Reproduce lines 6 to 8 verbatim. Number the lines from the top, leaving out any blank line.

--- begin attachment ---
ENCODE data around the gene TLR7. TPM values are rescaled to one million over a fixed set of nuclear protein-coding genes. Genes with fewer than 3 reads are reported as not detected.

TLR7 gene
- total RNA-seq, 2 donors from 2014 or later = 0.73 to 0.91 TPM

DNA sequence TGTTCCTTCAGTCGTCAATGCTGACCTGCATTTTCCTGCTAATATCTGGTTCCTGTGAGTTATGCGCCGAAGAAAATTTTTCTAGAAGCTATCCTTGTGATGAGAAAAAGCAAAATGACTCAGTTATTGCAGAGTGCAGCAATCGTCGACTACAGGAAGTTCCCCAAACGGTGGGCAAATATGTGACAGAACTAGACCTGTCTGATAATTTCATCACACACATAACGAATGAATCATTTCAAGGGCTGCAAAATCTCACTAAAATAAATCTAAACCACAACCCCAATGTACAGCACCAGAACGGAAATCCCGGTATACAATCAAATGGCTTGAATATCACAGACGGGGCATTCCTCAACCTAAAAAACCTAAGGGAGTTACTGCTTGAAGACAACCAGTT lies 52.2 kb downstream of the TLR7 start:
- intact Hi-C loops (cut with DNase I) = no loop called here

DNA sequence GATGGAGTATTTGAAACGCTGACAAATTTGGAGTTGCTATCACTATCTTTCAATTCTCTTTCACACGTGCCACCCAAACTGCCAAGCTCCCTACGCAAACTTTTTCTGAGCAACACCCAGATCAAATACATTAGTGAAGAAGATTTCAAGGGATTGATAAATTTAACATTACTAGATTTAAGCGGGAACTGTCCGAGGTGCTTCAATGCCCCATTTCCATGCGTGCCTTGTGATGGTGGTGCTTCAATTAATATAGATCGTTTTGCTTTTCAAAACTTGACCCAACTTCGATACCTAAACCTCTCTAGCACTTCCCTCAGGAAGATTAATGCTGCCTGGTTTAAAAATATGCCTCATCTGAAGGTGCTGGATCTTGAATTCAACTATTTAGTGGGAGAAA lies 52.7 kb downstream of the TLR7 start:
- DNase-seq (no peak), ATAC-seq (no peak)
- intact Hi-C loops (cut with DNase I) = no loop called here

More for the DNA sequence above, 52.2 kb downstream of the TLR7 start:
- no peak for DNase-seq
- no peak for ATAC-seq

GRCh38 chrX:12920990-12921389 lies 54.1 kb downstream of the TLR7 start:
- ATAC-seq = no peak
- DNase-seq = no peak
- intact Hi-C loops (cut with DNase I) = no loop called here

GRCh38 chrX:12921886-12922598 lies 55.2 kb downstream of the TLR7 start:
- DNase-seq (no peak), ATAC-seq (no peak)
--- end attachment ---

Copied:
DNA sequence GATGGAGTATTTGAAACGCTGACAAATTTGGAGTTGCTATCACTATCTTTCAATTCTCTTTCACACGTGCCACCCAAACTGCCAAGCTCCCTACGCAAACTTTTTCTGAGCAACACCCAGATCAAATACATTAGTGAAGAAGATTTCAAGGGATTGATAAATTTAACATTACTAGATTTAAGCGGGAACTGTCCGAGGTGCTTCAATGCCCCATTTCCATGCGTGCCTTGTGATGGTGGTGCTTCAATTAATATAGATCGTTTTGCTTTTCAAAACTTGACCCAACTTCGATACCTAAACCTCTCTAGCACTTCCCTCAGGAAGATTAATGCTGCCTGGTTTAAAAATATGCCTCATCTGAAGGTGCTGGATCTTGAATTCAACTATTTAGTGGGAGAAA lies 52.7 kb downstream of the TLR7 start:
- DNase-seq (no peak), ATAC-seq (no peak)
- intact Hi-C loops (cut with DNase I) = no loop called here